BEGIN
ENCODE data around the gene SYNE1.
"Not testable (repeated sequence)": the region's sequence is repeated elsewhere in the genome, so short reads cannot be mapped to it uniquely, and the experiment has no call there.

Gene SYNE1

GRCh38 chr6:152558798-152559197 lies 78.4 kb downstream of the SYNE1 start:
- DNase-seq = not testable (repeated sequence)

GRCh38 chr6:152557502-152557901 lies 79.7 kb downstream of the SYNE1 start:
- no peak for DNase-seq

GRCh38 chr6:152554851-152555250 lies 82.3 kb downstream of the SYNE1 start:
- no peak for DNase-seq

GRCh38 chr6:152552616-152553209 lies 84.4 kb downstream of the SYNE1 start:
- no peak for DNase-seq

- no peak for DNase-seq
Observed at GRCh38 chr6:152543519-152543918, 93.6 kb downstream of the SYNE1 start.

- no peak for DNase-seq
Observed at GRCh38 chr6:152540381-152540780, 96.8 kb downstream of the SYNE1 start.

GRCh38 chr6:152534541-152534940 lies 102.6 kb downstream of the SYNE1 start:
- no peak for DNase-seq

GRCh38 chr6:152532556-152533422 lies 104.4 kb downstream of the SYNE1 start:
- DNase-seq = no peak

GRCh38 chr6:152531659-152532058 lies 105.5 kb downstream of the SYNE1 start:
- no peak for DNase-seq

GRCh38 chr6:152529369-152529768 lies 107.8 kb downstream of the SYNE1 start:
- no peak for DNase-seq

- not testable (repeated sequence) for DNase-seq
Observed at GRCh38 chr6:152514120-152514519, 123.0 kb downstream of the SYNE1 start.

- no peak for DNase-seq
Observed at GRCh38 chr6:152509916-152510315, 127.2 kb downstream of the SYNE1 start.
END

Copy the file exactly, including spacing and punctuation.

ENCODE data around the gene SYNE1.
"Not testable (repeated sequence)": the region's sequence is repeated elsewhere in the genome, so short reads cannot be mapped to it uniquely, and the experiment has no call there.

Gene SYNE1

GRCh38 chr6:152558798-152559197 lies 78.4 kb downstream of the SYNE1 start:
- DNase-seq = not testable (repeated sequence)

GRCh38 chr6:152557502-152557901 lies 79.7 kb downstream of the SYNE1 start:
- no peak for DNase-seq

GRCh38 chr6:152554851-152555250 lies 82.3 kb downstream of the SYNE1 start:
- no peak for DNase-seq

GRCh38 chr6:152552616-152553209 lies 84.4 kb downstream of the SYNE1 start:
- no peak for DNase-seq

- no peak for DNase-seq
Observed at GRCh38 chr6:152543519-152543918, 93.6 kb downstream of the SYNE1 start.

- no peak for DNase-seq
Observed at GRCh38 chr6:152540381-152540780, 96.8 kb downstream of the SYNE1 start.

GRCh38 chr6:152534541-152534940 lies 102.6 kb downstream of the SYNE1 start:
- no peak for DNase-seq

GRCh38 chr6:152532556-152533422 lies 104.4 kb downstream of the SYNE1 start:
- DNase-seq = no peak

GRCh38 chr6:152531659-152532058 lies 105.5 kb downstream of the SYNE1 start:
- no peak for DNase-seq

GRCh38 chr6:152529369-152529768 lies 107.8 kb downstream of the SYNE1 start:
- no peak for DNase-seq

- not testable (repeated sequence) for DNase-seq
Observed at GRCh38 chr6:152514120-152514519, 123.0 kb downstream of the SYNE1 start.

- no peak for DNase-seq
Observed at GRCh38 chr6:152509916-152510315, 127.2 kb downstream of the SYNE1 start.